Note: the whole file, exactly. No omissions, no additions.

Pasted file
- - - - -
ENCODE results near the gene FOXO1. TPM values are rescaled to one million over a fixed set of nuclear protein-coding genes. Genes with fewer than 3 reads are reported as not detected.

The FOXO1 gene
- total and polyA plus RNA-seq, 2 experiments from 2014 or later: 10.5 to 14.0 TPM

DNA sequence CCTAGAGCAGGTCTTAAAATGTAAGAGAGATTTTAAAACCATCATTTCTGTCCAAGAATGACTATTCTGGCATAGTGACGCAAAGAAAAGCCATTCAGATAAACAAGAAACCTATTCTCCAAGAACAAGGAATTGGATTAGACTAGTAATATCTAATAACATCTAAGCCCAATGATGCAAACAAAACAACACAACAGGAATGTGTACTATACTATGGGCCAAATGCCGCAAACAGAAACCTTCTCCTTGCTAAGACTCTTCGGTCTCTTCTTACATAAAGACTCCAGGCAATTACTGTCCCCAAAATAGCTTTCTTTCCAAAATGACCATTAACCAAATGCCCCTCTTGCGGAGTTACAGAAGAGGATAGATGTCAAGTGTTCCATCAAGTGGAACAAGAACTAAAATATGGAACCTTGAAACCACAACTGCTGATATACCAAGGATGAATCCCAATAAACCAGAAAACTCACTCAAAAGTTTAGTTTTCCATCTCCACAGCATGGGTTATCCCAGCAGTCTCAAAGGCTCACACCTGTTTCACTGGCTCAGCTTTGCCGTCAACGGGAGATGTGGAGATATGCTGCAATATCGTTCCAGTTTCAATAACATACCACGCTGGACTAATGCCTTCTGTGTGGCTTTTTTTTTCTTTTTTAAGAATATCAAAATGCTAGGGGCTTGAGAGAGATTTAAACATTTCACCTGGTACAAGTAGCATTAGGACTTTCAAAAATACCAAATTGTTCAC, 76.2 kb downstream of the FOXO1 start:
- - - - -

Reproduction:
ENCODE results near the gene FOXO1. TPM values are rescaled to one million over a fixed set of nuclear protein-coding genes. Genes with fewer than 3 reads are reported as not detected.

The FOXO1 gene
- total and polyA plus RNA-seq, 2 experiments from 2014 or later: 10.5 to 14.0 TPM

DNA sequence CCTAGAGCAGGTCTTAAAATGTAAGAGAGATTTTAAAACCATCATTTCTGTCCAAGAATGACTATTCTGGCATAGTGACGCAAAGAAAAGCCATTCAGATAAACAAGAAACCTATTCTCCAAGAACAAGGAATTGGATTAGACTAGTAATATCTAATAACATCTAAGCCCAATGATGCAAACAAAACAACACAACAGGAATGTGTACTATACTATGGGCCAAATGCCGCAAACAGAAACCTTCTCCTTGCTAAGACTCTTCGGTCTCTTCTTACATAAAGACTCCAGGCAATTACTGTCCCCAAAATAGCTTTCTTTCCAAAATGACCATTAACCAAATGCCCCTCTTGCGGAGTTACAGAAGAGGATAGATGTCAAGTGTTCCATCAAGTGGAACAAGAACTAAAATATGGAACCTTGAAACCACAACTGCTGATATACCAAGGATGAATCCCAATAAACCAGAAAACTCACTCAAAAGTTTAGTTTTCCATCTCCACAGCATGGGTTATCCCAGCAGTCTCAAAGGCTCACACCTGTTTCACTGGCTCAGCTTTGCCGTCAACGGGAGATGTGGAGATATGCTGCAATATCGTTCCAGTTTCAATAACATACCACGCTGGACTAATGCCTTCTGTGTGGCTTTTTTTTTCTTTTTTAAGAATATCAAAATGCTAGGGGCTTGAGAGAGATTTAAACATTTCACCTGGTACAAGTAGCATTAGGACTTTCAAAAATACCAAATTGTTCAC, 76.2 kb downstream of the FOXO1 start: